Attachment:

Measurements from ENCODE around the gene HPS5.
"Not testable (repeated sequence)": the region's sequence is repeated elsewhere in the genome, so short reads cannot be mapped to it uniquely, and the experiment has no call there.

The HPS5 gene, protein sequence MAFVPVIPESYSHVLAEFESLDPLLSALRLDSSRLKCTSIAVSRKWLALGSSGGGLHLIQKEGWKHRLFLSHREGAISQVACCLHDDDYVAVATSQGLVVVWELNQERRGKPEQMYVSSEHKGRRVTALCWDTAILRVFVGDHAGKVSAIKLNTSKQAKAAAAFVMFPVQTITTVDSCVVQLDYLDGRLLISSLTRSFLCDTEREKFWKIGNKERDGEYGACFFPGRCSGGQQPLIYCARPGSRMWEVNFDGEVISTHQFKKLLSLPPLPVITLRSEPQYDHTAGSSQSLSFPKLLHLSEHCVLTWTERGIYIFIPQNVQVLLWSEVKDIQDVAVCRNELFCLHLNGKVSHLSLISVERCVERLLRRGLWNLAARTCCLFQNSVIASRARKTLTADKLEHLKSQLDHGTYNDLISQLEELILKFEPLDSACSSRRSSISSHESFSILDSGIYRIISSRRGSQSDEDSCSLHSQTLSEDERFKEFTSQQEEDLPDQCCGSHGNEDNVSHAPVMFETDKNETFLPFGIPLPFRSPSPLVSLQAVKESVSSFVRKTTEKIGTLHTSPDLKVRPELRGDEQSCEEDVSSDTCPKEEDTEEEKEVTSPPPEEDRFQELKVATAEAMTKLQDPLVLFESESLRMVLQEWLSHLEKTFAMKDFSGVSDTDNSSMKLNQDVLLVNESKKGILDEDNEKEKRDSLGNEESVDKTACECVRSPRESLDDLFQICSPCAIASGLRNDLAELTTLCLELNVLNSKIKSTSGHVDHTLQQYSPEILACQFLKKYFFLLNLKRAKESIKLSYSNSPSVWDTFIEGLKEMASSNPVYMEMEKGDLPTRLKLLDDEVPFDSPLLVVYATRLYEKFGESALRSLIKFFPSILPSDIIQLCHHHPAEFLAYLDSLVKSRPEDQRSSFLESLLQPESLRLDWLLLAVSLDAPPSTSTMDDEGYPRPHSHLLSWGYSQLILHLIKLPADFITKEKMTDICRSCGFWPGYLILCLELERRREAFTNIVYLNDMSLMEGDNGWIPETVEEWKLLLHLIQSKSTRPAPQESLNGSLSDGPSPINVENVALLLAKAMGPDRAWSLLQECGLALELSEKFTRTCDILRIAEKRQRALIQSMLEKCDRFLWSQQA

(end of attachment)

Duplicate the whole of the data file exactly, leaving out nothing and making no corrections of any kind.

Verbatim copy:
Measurements from ENCODE around the gene HPS5.
"Not testable (repeated sequence)": the region's sequence is repeated elsewhere in the genome, so short reads cannot be mapped to it uniquely, and the experiment has no call there.

The HPS5 gene, protein sequence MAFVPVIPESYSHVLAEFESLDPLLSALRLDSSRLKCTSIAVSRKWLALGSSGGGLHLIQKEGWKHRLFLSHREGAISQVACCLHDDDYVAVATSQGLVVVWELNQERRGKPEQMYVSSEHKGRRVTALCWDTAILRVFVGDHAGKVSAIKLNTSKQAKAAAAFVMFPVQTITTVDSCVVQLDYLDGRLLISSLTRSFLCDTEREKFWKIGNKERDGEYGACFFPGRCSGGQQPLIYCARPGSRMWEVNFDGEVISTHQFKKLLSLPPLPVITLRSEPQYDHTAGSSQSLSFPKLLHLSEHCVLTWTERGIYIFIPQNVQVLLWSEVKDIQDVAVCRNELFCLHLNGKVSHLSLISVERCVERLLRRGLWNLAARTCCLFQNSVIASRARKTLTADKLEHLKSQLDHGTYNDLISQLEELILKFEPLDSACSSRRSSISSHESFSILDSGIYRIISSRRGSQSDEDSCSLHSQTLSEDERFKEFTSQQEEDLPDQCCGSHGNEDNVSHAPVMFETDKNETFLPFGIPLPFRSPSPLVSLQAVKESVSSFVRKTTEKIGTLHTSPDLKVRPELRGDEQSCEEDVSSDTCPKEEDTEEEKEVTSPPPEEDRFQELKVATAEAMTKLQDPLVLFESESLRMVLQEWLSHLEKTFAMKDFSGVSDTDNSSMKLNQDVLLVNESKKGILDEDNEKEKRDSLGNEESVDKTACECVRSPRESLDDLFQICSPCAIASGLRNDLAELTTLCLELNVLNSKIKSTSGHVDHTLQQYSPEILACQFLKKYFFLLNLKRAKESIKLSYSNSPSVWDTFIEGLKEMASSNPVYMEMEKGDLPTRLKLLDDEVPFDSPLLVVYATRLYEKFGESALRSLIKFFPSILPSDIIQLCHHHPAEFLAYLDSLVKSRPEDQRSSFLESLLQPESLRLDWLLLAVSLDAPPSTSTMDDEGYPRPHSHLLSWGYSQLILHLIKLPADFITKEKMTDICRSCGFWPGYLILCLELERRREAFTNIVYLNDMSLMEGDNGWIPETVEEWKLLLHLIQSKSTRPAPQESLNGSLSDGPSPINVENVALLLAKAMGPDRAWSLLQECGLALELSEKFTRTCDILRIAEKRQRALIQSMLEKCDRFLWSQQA